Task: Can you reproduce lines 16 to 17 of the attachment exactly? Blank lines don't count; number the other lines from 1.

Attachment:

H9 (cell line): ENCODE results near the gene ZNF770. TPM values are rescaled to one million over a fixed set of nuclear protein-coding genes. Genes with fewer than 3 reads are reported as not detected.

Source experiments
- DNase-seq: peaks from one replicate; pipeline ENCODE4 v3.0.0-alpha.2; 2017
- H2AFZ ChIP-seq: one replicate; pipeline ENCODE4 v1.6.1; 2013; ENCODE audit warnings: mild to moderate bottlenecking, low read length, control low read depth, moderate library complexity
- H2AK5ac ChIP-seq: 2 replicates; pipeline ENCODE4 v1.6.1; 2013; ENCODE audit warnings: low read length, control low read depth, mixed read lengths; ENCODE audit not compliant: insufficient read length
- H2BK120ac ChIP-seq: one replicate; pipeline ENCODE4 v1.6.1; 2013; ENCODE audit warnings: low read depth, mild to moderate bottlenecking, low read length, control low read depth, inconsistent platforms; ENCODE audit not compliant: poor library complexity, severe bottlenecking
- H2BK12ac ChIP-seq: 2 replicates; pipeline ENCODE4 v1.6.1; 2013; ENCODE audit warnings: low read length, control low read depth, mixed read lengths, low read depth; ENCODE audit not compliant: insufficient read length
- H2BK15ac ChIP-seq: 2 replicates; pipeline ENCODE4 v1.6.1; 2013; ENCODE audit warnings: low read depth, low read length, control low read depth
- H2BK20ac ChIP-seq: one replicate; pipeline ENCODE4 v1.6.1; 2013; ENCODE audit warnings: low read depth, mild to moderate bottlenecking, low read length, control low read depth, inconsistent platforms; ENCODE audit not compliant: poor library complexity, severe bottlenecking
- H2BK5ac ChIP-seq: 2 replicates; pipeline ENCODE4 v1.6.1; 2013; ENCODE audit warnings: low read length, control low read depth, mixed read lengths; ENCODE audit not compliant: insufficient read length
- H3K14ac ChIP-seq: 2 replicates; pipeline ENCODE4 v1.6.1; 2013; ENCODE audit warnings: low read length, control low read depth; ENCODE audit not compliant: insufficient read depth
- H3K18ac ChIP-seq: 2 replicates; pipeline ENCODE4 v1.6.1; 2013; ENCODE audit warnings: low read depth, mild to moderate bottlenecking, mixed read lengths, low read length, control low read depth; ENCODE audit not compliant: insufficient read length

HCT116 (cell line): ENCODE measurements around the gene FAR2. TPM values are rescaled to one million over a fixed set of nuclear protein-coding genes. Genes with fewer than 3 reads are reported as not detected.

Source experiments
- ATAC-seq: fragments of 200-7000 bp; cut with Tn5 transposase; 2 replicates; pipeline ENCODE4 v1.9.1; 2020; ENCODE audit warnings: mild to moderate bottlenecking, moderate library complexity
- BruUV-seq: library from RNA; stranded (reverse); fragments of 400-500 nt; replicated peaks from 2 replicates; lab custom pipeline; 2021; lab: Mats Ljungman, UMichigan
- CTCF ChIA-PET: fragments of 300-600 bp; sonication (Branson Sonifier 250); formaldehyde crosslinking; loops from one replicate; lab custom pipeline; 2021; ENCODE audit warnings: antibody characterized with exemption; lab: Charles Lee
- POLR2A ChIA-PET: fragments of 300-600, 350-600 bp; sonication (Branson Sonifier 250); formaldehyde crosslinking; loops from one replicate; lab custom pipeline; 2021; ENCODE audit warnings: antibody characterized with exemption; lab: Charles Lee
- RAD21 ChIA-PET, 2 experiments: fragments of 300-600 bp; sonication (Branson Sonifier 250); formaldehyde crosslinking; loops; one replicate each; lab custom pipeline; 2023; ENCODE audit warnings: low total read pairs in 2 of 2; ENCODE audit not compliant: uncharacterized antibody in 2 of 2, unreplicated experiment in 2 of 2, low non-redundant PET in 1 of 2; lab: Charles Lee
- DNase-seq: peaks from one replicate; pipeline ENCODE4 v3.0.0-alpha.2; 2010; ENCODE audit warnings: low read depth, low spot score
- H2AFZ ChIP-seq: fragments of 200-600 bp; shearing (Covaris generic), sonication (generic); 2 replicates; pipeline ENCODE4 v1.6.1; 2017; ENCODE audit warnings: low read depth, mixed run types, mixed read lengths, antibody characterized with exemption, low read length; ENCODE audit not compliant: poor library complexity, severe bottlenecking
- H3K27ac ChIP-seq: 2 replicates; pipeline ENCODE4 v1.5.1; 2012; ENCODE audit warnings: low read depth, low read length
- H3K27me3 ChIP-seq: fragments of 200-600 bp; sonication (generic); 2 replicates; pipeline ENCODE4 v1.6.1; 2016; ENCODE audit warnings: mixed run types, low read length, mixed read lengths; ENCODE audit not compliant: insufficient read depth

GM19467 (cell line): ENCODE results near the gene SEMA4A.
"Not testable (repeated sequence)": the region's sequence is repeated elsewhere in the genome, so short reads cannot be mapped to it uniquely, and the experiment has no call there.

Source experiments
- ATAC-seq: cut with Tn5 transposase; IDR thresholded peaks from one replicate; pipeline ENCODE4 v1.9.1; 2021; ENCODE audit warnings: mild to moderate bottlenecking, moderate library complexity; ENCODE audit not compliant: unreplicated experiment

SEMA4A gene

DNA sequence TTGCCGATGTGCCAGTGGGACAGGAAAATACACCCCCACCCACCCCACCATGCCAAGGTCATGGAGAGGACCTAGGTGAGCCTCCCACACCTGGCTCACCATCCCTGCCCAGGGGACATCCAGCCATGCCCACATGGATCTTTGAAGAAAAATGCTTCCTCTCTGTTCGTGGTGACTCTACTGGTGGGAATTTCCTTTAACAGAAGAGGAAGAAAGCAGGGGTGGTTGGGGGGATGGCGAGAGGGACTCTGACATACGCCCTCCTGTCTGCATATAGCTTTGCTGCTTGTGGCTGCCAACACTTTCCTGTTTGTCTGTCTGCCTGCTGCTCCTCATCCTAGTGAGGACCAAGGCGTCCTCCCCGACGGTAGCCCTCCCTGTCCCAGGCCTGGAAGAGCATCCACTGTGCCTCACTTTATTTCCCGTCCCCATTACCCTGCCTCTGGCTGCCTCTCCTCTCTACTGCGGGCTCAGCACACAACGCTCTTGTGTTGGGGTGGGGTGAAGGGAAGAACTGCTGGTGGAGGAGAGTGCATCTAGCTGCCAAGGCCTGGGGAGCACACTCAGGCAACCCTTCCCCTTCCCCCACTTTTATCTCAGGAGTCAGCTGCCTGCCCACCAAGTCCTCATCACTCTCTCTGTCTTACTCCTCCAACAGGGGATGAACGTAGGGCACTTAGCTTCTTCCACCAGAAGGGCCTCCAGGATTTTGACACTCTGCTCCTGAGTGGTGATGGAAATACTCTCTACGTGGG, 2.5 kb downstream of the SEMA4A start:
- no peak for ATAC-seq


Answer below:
- BruUV-seq: library from RNA; stranded (reverse); fragments of 400-500 nt; replicated peaks from 2 replicates; lab custom pipeline; 2021; lab: Mats Ljungman, UMichigan
- CTCF ChIA-PET: fragments of 300-600 bp; sonication (Branson Sonifier 250); formaldehyde crosslinking; loops from one replicate; lab custom pipeline; 2021; ENCODE audit warnings: antibody characterized with exemption; lab: Charles Lee